Academic journal article Yale Journal of Law & Technology

Real World Problems of Virtual Crime

Academic journal article Yale Journal of Law & Technology

Real World Problems of Virtual Crime

Article excerpt

I.   THE CASE OF THE SNOOPING STAFFERS AND PEEKING POLITICO
II.  THE CASE OF THE PARENTAL NIGHTMARE
III. THE CASE OF THE WIFI SPOOFER
IV.  CONCLUSION

Theoretical debates about how best to address cybercrime have their place, but, in the real world, companies and individuals face new harmful criminal activity that poses unique technical and investigatory challenges. One of the greatest challenges posed by this new technology is how to combat wrongdoing effectively without netting innocent actors. This Article will present three case studies drawn from recent high-profile news stories to illustrate the pitfalls of legislating in the e-crimes arena.

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Theoretical debates about how best to address cybercrime have their place, but, in the real world, companies and individuals face new harmful criminal activity that poses unique technical and investigatory challenges. There is nothing virtual about the real damage on-line crime can inflict off-line to victims. At the same time, technology is inviting uses that may result in significant, though sometimes inadvertent, criminal and civil liability. The law is hot always crystal clear about whether specific conduct is a crime, or about which tools investigators may use to collect evidence identifying the scope of the criminal activity and the perpetrator. In this Article, three stories based on real-life cases are described that highlight murky areas of the law.

At the risk of spoiling the suspense, let me make the moral of these stories plain at the outset: specific laws directed to specific problems are important for two main reasons. First, they serve to guide law enforcement as to how investigations may be conducted with appropriate respect for civil liberties and privacy. Second, specific laws make clear to people the boundary of legally permissible conduct.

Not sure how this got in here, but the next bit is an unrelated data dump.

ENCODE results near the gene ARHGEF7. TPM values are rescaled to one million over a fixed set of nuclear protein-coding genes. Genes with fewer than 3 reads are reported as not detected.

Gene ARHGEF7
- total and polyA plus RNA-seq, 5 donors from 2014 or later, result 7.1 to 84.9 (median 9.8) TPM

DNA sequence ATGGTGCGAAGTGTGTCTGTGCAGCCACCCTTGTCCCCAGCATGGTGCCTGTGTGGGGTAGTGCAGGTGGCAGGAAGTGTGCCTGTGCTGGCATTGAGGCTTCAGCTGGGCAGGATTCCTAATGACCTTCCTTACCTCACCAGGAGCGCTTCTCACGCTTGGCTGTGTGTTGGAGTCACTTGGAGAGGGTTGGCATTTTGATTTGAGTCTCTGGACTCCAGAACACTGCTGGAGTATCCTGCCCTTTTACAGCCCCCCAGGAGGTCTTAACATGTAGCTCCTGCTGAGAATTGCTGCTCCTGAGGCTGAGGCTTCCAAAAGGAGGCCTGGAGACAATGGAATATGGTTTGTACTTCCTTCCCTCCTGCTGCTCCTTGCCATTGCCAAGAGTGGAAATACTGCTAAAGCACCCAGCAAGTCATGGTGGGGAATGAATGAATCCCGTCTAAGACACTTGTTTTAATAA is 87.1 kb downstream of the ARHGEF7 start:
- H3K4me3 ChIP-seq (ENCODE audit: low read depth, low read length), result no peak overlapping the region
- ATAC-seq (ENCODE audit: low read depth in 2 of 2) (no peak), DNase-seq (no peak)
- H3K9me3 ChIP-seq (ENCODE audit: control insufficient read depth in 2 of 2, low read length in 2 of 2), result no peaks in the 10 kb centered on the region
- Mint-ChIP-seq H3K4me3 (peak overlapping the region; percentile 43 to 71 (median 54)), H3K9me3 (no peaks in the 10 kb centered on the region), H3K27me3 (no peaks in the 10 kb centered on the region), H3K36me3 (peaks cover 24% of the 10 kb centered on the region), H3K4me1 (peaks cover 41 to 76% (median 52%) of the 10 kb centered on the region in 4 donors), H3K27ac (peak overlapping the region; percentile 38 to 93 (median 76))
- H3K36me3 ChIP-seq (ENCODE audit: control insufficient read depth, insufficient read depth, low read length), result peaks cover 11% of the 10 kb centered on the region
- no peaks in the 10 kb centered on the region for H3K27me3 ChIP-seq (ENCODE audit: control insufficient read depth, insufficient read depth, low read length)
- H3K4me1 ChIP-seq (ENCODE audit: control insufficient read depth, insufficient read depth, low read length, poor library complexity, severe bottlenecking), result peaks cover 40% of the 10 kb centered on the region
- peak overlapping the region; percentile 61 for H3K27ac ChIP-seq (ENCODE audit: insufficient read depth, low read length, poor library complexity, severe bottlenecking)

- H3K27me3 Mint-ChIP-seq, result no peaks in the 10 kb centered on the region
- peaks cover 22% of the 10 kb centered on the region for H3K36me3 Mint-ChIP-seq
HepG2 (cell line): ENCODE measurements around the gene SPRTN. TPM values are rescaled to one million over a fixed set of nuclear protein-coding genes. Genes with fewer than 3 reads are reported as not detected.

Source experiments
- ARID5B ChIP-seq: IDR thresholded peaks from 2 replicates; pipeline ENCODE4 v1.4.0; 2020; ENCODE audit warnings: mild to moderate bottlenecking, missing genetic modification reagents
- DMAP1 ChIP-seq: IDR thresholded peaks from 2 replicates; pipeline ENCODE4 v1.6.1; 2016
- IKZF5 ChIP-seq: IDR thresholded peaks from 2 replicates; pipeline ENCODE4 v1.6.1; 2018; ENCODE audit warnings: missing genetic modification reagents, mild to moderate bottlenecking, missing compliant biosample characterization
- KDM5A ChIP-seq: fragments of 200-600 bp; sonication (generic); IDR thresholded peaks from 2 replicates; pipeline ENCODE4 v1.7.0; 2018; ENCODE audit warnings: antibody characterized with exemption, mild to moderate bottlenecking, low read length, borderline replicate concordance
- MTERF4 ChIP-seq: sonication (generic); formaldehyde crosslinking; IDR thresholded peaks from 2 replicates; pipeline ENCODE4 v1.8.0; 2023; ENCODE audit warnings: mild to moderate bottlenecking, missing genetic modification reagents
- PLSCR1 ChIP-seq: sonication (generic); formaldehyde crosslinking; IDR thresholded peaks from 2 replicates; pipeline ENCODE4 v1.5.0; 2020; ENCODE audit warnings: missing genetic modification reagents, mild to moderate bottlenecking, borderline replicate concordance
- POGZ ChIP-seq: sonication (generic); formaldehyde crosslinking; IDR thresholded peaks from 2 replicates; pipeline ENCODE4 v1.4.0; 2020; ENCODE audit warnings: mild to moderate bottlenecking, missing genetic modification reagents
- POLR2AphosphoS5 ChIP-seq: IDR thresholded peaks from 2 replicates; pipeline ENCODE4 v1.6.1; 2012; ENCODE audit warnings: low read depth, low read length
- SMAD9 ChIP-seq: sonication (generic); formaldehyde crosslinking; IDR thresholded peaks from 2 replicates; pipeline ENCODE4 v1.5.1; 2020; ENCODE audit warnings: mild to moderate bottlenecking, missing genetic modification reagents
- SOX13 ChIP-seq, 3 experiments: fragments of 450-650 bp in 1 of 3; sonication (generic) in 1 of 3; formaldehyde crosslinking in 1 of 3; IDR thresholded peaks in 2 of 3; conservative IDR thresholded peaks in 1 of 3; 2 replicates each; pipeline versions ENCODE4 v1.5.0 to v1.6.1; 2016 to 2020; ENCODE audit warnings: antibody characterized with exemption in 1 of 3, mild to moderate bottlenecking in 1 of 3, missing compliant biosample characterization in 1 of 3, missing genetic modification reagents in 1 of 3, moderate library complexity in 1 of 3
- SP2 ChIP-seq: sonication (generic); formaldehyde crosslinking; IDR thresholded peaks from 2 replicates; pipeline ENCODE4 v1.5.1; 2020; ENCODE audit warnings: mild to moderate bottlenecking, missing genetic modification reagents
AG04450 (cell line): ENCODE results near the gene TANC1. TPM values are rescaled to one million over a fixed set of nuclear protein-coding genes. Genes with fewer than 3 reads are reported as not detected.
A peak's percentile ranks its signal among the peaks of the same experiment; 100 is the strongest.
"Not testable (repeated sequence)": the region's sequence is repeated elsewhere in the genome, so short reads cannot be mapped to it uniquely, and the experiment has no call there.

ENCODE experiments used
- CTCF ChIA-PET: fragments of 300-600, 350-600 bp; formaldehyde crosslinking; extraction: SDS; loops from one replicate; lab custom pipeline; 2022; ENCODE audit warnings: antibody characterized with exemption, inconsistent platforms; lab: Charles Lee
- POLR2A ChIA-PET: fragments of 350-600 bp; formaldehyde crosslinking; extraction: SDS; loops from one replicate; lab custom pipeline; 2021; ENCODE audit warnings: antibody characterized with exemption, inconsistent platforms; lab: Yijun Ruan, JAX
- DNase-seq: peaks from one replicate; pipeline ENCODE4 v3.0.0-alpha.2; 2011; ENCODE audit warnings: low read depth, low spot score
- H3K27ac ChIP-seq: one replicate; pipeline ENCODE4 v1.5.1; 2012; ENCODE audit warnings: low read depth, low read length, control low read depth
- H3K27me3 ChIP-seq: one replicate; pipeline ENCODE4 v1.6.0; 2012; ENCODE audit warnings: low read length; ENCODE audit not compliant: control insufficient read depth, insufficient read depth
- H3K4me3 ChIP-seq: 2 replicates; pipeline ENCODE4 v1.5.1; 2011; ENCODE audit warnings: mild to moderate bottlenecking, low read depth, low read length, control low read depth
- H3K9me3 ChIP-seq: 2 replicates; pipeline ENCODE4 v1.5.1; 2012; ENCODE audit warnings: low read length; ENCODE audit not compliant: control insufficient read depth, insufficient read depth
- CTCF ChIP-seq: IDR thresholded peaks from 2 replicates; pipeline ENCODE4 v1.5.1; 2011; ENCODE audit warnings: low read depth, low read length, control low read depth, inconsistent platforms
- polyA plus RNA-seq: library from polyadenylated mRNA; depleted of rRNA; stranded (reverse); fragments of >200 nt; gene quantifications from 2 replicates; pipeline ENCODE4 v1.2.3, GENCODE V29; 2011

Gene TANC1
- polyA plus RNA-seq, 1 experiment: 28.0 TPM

Does this require endless effort to update the laws to keep pace with technology? Yes, but Congress returns every year with the job of making new laws. Will the pace of legal changes always be behind technological developments? Yes, but in my view the correct pace is a slow one. By the time a proposal has gone through the legislative process, the problem it seeks to address will have become more defined. Policy-makers are better able to craft a narrow and circumscribed law to address a clearly defined problem, and thus, minimize the risk of an overly expansive law that could chill innovation and technological development.

I. THE CASE OF THE SNOOPING STAFFERS AND PEEKING POLITICO

When Does Snooping Cross the Legal Line of Computer Abuse?

The first ease-study arises from a computer investigation recently conducted within the Committee on the Judiciary of the United States Senate. The facts of this case are quite simple. In November 2003, conservative newspapers and a website--the Wall Street Journal editorial page, the Washington Times, and the Coalition for a Fair Judiciary--published excerpts from approximately 19 internal staff memoranda to Democratic Members of the Senate Judiciary Committee. (1) As is frequently the case with instances of computer security breaches, the scope of the breach is usually far more serious than the initial problem suggests. Indeed, these nineteen leaked memoranda were just the tip of the iceberg.

The Senate Sergeant of Arms conducted a limited "administrative, fact-finding inquiry" at the bipartisan request of the Chairman of the Judiciary Committee and Senior Democratic Members into the circumstances surrounding the theft of the Democratic staff memoranda. (2) The report of the inquiry (the "Pickle Report") revealed that a staffer for Senator Hatch and a staffer for Majority Leader Frist had, on a daily basis for almost 18 months, methodically accessed files of targeted Democratic staffers working on judicial nominations, taking almost 4,700 documents in the process. (3) Evidence was uncovered that the Hatch and Frist staffers took steps to cover their tracks and conceal their theft of the Democratic staff memoranda, including keeping the stolen documents in a zipped, i. …

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